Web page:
June 16, 2024

Archie Wertheim

Technology Integration and Foundations for Effective Leadership

Europe’s warming up at nearly twice the global average, says new report

2 min read
Europe’s warming up at nearly twice the global average, says new report

Europe is warming up at twice the global average, leading to deadly heatwaves and severe flooding, according to the European State of the Climate (ESOTC) report for the year 2023, released Monday.

According to the report, temperatures in Europe are rising 2.3 degrees Celsius (or 4.1 degrees Fahrenheit) above preindustrial levels, according to a five-year average, compared to 1.3 degrees Celsius (roughly 2.3 degrees Fahrenheit) globally. The report, jointly issued by the Copernicus Climate Change Service (C3S) and the United Nations’ World Meteorological Organization, covers the year 2023, which was the second warmest year on record for Europe. Parts of southern Europe experienced between 60 and 80 days of “strong heat stress,” with southern Spain being hit the hardest with over 80 days of “very strong heat stress.” Meanwhile, northern Europe experienced many days with “extreme cold stress,” with central Iceland experiencing up to 100 days when temperatures were between negative 16.6 degrees and negative 40 degrees Fahrenheit.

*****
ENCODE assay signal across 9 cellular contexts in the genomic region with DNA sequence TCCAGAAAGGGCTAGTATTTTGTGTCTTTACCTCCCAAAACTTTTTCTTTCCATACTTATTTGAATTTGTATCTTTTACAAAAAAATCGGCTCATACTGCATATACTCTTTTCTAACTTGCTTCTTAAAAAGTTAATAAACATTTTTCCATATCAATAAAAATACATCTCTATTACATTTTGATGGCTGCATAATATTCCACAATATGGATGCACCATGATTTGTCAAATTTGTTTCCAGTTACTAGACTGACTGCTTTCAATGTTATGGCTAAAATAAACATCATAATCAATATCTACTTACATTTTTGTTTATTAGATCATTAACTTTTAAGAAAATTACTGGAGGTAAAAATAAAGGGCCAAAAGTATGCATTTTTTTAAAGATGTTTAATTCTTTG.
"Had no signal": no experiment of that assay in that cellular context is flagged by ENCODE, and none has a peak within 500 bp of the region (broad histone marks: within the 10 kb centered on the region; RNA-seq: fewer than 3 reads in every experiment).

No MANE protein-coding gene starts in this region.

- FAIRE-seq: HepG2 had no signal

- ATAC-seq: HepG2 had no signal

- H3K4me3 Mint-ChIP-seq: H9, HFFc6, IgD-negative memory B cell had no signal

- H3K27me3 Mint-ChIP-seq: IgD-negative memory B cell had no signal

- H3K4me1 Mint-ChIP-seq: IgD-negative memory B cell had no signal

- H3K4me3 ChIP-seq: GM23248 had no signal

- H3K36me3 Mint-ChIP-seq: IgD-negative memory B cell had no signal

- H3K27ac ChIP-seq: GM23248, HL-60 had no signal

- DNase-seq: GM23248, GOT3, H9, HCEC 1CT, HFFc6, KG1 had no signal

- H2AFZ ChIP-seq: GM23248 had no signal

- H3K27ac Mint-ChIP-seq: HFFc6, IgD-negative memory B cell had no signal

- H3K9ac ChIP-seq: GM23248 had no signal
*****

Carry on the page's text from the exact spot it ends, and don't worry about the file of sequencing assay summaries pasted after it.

Heat-related deaths, such as from heatstroke and heat exhaustion, have increased by almost 30 percent over the last 20 years, the report also found. Last summer brought heatwaves to much of southern Europe, putting older adults and outdoor workers particularly at risk. The continent also experienced severe floods and wildfires, with the largest wildfire in Europe’s recorded history hitting Greece. 

The ESOTC report for 2023 is the latest data point in a grim trend that has been documented for a while. Over the past three decades, Europe’s temperatures have risen twice as much as the rest of the world. Climate experts say this is largely due to Europe’s geographic positioning: the continent is directly below the Arctic, the fastest-warming region in the world. It’s also surrounded by rapidly warming oceans. The rates of surface ocean warming for the eastern Mediterranean Sea, the Baltic and Black seas, and the southern Arctic are three times more than the global average, scientists from the World Meteorological Organization and C3S concluded last year. 

One positive development is that Europe is rapidly transitioning to renewable sources of energy. 2023 was the second year that Europe generated more of its electricity from solar, wind, and other renewables than fossil fuels.

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